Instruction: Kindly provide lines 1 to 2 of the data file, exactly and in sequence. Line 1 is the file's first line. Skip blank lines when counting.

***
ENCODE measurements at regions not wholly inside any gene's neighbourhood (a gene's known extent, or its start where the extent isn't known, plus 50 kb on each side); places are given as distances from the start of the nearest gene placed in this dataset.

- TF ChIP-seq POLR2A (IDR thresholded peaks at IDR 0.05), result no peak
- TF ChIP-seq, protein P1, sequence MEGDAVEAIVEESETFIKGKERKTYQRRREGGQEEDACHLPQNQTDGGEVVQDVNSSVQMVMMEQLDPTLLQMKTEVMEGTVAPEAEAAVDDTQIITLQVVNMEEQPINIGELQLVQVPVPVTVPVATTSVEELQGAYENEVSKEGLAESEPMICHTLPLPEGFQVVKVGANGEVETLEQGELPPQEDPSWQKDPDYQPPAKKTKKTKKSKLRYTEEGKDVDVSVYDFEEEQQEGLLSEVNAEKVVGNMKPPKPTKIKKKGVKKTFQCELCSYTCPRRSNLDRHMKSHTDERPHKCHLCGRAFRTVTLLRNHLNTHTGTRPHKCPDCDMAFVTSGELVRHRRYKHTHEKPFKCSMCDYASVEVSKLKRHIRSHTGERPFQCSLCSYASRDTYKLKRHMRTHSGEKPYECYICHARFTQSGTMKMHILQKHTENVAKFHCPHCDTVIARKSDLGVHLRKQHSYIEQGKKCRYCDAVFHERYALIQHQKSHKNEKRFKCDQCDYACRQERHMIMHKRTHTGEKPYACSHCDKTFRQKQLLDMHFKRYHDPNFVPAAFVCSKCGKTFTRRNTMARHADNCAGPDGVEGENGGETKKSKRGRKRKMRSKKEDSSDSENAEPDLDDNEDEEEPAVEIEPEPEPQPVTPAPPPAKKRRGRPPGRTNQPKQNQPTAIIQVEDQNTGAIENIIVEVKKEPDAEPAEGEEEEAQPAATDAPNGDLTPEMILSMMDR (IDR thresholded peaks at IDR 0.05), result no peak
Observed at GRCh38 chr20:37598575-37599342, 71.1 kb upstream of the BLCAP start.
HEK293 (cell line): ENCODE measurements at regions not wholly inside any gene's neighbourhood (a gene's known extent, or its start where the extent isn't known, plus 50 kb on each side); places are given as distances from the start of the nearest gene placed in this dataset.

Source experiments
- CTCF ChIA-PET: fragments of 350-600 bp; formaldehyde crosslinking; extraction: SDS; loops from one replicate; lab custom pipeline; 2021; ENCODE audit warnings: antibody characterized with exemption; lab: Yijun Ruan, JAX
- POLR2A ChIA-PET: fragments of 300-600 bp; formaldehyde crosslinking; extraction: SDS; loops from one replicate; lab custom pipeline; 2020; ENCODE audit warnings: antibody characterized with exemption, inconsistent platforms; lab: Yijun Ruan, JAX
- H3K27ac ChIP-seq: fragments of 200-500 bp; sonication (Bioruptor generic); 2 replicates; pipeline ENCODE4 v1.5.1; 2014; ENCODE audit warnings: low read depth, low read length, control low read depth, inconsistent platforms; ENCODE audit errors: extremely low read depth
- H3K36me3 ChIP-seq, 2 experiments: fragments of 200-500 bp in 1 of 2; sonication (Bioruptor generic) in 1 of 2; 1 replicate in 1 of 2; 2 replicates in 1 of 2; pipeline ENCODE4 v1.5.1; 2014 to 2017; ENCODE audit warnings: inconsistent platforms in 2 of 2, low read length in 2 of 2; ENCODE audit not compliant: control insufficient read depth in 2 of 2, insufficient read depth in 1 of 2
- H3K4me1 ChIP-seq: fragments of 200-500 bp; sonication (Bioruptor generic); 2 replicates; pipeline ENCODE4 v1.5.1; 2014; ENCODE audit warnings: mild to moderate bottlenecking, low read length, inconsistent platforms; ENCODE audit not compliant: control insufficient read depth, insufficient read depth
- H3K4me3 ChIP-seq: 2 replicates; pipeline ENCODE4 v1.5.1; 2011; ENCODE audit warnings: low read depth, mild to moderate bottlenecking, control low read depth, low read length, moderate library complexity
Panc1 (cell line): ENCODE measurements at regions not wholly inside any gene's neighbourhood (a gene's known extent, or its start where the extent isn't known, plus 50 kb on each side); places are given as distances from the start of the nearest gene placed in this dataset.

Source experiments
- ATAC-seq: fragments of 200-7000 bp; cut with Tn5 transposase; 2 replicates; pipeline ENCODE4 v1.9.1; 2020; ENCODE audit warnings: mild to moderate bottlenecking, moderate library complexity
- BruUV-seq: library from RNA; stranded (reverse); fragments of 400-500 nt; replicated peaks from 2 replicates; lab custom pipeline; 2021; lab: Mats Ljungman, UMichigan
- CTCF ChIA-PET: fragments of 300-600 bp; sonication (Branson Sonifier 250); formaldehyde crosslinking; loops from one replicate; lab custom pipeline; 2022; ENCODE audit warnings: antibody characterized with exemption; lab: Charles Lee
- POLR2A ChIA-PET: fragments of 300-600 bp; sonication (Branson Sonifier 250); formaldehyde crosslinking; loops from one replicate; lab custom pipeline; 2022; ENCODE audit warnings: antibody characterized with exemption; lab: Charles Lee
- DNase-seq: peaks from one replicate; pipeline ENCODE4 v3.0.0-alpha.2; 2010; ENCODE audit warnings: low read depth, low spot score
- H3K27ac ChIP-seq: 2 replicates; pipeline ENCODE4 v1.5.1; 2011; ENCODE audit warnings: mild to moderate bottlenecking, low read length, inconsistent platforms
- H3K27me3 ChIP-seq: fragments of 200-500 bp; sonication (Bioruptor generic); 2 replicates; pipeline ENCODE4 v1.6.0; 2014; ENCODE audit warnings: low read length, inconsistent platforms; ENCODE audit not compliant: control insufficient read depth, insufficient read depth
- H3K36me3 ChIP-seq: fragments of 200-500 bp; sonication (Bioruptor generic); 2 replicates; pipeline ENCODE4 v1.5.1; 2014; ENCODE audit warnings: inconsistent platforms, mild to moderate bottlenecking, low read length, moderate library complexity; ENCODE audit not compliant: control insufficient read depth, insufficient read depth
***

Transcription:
ENCODE measurements at regions not wholly inside any gene's neighbourhood (a gene's known extent, or its start where the extent isn't known, plus 50 kb on each side); places are given as distances from the start of the nearest gene placed in this dataset.

- TF ChIP-seq POLR2A (IDR thresholded peaks at IDR 0.05), result no peak